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Parts needed (approximate sizes).......

1/4" plywood
1pc - 48" x 60"
2pcs - 24" x 16"

1/2" plywood
1pc - 48" x 2"
1pc - 48" x 6"
2pcs - 48" x 16"
2pcs - 60" x 16"

Double sided tape, 8' x 6' plastic sheet, artificial grass,
plastic leaves, cork bark from pet shop, 1/2" x 1" timber/baton,
3/8" black mesh from garden centre, architrave/dado rail,
2 x 4' lengths of 1/2" aluminium or steel tube, 1/2" dowel for perches.

Step 1:

To start with, the large pieces of ply are glued/nailed to form a 4' x 6' box with some 1" x 1/2" baton to reinforce corners
then double sided sticky tape applied to secure the lining of plastic sheeting.

Step 2:

On the two 5' sides cut out an area out 4' x 6" from the front edge leaving 6" from the top and bottom of the cage,
this makes the side window. Attach the 6" x 48" ply to the top front of cage and the 2" x 48" ply 6" from bottom of cage,
this leaves a 4" gap at the bottom front of cage. Secure aluminium or steel bars to form the front side supports.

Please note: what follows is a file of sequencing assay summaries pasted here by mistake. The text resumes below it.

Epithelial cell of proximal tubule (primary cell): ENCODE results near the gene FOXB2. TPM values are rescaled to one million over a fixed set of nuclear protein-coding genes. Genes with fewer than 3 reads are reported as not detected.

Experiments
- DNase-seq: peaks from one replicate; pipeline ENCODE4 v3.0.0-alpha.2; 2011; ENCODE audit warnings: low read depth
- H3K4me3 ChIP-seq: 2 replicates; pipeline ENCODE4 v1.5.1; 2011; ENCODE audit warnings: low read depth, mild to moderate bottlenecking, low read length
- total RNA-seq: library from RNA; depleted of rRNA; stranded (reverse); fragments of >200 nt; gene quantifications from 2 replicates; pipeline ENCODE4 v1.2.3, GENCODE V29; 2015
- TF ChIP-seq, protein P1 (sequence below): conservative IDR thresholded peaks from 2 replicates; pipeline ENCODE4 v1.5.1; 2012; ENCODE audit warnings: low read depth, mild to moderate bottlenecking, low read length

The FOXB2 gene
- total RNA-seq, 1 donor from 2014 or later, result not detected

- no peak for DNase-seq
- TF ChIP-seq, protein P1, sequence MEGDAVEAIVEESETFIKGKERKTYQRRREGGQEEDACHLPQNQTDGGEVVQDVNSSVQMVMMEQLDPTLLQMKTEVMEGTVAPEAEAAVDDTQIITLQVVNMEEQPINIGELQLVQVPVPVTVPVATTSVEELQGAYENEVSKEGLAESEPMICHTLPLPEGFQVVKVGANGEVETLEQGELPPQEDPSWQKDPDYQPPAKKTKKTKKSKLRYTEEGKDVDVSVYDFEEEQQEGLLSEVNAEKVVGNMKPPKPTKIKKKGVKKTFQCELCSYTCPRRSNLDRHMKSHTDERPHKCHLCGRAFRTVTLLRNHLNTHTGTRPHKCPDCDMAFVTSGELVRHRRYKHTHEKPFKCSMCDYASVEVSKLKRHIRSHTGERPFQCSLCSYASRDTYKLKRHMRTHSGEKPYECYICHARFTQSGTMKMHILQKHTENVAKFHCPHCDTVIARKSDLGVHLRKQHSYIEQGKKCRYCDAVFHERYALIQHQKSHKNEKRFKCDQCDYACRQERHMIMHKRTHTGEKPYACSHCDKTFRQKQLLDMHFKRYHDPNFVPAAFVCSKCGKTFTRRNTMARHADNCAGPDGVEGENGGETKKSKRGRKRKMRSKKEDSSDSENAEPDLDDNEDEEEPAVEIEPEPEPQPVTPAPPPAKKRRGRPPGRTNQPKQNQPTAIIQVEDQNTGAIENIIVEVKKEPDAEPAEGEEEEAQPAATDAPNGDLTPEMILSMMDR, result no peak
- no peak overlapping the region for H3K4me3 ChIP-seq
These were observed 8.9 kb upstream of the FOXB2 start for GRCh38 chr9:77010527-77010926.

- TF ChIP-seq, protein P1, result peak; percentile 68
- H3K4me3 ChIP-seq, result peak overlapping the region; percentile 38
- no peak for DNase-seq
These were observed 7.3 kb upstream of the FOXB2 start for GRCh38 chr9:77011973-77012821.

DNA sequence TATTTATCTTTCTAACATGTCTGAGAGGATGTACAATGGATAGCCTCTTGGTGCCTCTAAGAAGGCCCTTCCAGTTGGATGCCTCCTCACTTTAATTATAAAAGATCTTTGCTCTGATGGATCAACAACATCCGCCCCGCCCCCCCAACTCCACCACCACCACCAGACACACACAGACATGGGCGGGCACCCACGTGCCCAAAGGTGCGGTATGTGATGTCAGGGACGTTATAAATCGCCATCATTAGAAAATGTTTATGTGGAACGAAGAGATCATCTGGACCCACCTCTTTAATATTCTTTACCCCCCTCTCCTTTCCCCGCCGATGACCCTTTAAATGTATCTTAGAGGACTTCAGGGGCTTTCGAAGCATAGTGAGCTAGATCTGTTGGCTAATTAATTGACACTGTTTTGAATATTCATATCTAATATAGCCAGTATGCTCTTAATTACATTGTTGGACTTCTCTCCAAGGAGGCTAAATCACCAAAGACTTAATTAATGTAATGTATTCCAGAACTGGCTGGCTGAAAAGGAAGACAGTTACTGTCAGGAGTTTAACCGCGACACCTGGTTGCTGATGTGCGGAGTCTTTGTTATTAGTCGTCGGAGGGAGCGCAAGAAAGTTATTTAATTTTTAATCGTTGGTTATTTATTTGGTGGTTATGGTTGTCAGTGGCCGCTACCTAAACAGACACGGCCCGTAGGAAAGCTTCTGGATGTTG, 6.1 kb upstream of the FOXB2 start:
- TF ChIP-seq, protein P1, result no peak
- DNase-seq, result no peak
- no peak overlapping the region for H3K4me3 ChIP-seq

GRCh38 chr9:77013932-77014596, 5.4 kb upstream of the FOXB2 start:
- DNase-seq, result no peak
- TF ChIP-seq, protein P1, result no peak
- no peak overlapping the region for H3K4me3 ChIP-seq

Step 3:

Artificial grass and plastic leaves are stapled in place
with the cork bark pieces screwed from the back to hold in place.

Step 4:

3/8" mesh stretched over cage front and stapled in place.
Architrave or decorative moulding can be attached to frame the cage front and hide staples.

Step 5:

The two 24" x 16" ply pieces can be trimmed down to slide into the bottom of the cage and
1" x 1/2" baton attached around each sheet. These make the trays to catch waste in the bottom of the cage.
You could us a 6" x 48" board to make the bottom front door but I used Perspex and wire so we can see the birds eating.

Step 6:

<p>This is so cool! How do your birds like it so far?</p>
<p>Our finches love their new home , they are now sitting on eggs in the nests up at the top, two finches came out for the photo shoot and posed for me </p>

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